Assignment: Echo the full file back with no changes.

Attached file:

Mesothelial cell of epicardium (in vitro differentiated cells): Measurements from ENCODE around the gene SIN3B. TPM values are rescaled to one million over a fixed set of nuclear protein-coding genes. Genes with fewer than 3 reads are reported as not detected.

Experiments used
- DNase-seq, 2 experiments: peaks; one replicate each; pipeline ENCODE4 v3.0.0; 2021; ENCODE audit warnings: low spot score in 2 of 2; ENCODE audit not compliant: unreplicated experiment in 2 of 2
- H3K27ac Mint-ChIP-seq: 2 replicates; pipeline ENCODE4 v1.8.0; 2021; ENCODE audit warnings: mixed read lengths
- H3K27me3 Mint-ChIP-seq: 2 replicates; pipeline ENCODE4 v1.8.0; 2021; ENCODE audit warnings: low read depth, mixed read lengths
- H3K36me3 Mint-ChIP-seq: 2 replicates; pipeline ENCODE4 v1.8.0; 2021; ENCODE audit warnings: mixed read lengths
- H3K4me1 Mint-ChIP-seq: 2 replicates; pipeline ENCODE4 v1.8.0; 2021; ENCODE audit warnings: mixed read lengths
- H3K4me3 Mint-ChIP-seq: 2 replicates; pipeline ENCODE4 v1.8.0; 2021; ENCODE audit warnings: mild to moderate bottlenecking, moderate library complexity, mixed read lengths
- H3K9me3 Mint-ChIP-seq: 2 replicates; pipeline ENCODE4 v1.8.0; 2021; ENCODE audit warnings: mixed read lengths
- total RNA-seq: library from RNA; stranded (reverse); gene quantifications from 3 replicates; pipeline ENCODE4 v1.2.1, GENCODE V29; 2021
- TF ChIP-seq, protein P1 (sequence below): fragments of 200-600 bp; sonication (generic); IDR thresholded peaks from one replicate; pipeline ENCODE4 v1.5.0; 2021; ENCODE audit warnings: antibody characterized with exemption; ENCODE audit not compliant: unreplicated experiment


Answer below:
Mesothelial cell of epicardium (in vitro differentiated cells): Measurements from ENCODE around the gene SIN3B. TPM values are rescaled to one million over a fixed set of nuclear protein-coding genes. Genes with fewer than 3 reads are reported as not detected.

Experiments used
- DNase-seq, 2 experiments: peaks; one replicate each; pipeline ENCODE4 v3.0.0; 2021; ENCODE audit warnings: low spot score in 2 of 2; ENCODE audit not compliant: unreplicated experiment in 2 of 2
- H3K27ac Mint-ChIP-seq: 2 replicates; pipeline ENCODE4 v1.8.0; 2021; ENCODE audit warnings: mixed read lengths
- H3K27me3 Mint-ChIP-seq: 2 replicates; pipeline ENCODE4 v1.8.0; 2021; ENCODE audit warnings: low read depth, mixed read lengths
- H3K36me3 Mint-ChIP-seq: 2 replicates; pipeline ENCODE4 v1.8.0; 2021; ENCODE audit warnings: mixed read lengths
- H3K4me1 Mint-ChIP-seq: 2 replicates; pipeline ENCODE4 v1.8.0; 2021; ENCODE audit warnings: mixed read lengths
- H3K4me3 Mint-ChIP-seq: 2 replicates; pipeline ENCODE4 v1.8.0; 2021; ENCODE audit warnings: mild to moderate bottlenecking, moderate library complexity, mixed read lengths
- H3K9me3 Mint-ChIP-seq: 2 replicates; pipeline ENCODE4 v1.8.0; 2021; ENCODE audit warnings: mixed read lengths
- total RNA-seq: library from RNA; stranded (reverse); gene quantifications from 3 replicates; pipeline ENCODE4 v1.2.1, GENCODE V29; 2021
- TF ChIP-seq, protein P1 (sequence below): fragments of 200-600 bp; sonication (generic); IDR thresholded peaks from one replicate; pipeline ENCODE4 v1.5.0; 2021; ENCODE audit warnings: antibody characterized with exemption; ENCODE audit not compliant: unreplicated experiment